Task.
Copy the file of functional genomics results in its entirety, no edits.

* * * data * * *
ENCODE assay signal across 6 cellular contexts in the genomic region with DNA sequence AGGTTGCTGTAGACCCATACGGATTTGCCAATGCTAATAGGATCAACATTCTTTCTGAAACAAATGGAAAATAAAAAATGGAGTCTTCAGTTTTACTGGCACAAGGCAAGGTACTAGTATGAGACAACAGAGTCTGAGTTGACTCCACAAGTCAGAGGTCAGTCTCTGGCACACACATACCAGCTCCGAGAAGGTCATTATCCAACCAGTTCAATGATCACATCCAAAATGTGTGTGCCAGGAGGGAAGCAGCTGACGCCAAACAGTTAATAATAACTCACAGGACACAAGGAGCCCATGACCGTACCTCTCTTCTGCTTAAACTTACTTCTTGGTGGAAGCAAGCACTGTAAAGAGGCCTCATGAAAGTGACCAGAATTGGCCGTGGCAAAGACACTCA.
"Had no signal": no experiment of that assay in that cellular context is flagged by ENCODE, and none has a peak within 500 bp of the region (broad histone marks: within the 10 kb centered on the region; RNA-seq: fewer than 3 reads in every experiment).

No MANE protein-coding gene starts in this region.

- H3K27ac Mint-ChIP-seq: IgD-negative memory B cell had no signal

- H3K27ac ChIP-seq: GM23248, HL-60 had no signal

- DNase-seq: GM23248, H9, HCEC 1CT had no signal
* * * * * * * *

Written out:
ENCODE assay signal across 6 cellular contexts in the genomic region with DNA sequence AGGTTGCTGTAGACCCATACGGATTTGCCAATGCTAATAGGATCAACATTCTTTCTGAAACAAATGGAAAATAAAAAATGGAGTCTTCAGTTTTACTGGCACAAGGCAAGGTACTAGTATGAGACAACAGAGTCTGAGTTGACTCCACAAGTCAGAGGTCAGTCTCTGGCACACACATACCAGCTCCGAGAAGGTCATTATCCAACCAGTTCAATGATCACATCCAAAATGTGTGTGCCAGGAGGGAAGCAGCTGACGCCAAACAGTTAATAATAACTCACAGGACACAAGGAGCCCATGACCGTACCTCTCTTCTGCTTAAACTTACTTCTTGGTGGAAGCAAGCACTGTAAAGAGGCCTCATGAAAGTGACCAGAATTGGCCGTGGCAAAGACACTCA.
"Had no signal": no experiment of that assay in that cellular context is flagged by ENCODE, and none has a peak within 500 bp of the region (broad histone marks: within the 10 kb centered on the region; RNA-seq: fewer than 3 reads in every experiment).

No MANE protein-coding gene starts in this region.

- H3K27ac Mint-ChIP-seq: IgD-negative memory B cell had no signal

- H3K27ac ChIP-seq: GM23248, HL-60 had no signal

- DNase-seq: GM23248, H9, HCEC 1CT had no signal